Pruning: Your nectarine will need to be pruned the first two years in order to maintain an open center shape and encourage fruit production. Prune your tree in late winter or early spring using pruning shears and making your cuts at a 45-degree angle. Trim away any broken/dead branches and any that are criss-crossing by making your cut right below the dead wood. To achieve the open center shape, prune your tree so that the center section has only two or three main branches that will receive plenty of sunlight.

Pests: Check your tree regularly for insects and diseases. Caterpillars can form nests (egg sacs) on the tree which should be picked off immediately and spray your tree with a horticultural oil or an insecticide. Fungus can be treated by spraying a fungicide on the tree while it’s blooming.

Tips: Once your tree begins to fruit, thin your nectarines out to allow each 8 inches in space to grow and mature properly. Thinning out your fruit will help to increase your overall production. Nectarines on the top and outside of the tree will likely be ready to pick first.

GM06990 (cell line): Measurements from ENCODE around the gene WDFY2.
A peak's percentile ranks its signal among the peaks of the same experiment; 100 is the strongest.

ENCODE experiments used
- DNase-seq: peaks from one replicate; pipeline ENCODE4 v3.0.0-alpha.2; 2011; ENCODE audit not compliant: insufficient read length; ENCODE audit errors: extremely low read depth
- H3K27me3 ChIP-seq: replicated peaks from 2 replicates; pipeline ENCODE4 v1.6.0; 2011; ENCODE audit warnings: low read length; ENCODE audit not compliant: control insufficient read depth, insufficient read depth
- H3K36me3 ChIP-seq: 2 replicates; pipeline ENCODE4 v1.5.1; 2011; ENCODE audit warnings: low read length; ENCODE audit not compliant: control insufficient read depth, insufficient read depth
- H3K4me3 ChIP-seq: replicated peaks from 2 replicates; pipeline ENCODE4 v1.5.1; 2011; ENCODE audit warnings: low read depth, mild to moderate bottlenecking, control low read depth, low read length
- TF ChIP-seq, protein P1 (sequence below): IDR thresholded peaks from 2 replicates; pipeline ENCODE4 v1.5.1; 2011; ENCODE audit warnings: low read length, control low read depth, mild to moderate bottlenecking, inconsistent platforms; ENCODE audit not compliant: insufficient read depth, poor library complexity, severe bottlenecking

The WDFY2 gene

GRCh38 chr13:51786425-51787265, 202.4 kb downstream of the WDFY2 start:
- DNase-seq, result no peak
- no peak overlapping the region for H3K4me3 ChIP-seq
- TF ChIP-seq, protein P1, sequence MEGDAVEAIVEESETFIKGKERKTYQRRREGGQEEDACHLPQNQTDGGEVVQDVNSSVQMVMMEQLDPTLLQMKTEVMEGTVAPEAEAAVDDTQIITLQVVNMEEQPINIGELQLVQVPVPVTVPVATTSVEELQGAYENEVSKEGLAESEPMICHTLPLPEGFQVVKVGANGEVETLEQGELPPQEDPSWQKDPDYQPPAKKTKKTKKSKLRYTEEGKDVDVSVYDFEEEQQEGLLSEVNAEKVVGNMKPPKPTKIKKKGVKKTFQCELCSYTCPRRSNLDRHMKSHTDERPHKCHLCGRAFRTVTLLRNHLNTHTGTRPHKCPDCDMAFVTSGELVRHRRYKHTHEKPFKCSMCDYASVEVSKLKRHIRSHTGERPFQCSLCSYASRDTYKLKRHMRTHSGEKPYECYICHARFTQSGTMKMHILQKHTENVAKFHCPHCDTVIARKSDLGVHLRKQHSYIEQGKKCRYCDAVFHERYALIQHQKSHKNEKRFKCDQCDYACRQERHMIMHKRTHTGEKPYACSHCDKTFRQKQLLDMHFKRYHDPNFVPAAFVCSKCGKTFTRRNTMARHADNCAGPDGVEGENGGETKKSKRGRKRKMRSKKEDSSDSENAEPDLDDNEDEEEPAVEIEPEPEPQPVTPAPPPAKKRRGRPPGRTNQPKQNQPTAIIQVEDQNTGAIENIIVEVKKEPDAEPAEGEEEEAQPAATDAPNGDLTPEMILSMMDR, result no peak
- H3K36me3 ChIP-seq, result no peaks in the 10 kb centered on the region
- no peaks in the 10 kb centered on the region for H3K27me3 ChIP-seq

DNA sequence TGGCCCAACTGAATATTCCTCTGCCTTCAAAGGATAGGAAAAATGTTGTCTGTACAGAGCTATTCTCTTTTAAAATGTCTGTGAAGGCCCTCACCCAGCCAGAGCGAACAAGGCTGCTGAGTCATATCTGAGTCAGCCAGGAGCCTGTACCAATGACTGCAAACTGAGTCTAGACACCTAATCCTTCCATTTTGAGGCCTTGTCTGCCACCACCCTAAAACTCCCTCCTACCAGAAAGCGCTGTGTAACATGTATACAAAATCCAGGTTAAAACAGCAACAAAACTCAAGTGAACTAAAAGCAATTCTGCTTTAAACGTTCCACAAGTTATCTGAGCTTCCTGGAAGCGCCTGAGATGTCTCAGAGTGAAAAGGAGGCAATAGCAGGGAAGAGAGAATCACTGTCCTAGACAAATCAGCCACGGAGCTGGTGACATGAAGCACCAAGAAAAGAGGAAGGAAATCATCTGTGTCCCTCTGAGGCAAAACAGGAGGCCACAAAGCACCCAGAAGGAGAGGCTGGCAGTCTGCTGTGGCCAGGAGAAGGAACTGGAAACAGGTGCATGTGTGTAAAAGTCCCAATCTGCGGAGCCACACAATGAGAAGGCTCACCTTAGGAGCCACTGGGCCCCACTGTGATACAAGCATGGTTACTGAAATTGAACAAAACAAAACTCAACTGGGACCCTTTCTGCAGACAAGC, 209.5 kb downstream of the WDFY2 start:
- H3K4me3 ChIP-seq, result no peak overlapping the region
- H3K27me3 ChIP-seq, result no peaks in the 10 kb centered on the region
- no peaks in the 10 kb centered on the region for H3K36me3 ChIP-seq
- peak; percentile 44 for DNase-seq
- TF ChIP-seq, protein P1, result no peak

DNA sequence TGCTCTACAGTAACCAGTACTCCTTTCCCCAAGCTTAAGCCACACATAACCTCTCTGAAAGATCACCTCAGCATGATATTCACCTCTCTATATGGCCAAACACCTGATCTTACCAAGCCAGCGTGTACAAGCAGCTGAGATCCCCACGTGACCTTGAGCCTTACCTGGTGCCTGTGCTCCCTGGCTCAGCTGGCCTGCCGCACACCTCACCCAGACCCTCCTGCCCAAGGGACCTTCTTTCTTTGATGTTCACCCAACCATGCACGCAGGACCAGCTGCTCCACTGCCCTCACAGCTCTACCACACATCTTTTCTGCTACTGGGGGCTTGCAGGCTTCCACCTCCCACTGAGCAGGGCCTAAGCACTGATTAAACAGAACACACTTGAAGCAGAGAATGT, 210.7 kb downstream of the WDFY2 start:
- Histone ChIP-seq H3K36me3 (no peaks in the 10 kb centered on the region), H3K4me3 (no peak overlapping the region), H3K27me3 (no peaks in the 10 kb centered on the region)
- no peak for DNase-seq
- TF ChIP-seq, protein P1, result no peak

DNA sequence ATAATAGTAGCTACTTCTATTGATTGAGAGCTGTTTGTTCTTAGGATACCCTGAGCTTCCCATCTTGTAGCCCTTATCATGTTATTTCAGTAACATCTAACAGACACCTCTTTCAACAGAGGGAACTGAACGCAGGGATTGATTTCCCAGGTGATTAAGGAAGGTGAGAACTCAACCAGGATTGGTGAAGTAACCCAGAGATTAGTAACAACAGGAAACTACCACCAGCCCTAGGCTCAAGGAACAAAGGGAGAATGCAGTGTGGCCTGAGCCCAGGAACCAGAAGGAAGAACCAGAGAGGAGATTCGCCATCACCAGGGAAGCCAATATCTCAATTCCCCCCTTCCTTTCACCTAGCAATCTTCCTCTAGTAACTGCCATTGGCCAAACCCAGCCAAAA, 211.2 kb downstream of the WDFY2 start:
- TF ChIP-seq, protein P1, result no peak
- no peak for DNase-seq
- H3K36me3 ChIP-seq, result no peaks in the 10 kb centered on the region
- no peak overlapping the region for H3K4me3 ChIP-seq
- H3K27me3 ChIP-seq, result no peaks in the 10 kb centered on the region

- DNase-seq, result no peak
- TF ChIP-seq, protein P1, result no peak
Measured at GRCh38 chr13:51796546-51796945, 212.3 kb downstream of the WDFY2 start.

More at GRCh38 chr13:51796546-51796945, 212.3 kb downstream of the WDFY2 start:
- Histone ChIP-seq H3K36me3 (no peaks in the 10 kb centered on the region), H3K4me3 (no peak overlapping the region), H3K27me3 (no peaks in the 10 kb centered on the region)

Planting & Care

Questions & Answers

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Browse 5 questions Browse 5 questions and 10 answers
Why did you choose this?
Fast-Growing-Trees.com Store
Cold resistant.
Nelson D on Aug 9, 2016
I love eating nectarines
jude r on Jul 23, 2016
Cold resistant.
Nelson D on Aug 9, 2016
Suppose to be cold hardy in Northern Illinois, good internet research reviews, cultivar established 1950
Michael S on Jul 28, 2016
I love eating nectarines
jude r on Jul 23, 2016
Grows well in Florida
Rachael P on Jul 22, 2016
I LOVE THIS FRUIT. I THINK IT'S TIME TO GROW IT MYSELF.
JESSIE N on Jul 1, 2016
good to have it
MAGDY G on Jun 29, 2016
Suppose to be cold hardy in Northern Illinois, good internet research reviews, cultivar established 1950
Michael S on Jul 28, 2016
Grows well in Florida
Rachael P on Jul 22, 2016
How long until this tree matures to fruit bearing?
Adrian P on Jul 9, 2016
BEST ANSWER: It can take 2-5 years to bear fruit.
Is this self pollinating? Also can this be grown in a container?
Linda D on Jul 14, 2016
BEST ANSWER: Yes is self-fertile, but will produce a better yield of fruit if it has a mate. You can also grow them in containers.
Are the Red Gold Nectarine suitable to be grown in containers?
Maya N on Jul 11, 2017
BEST ANSWER: Honestly, they would do much better if planted in the ground.
when is the best time to plant?
johnny g on Jul 14, 2016
BEST ANSWER: Spring is a good time for planting.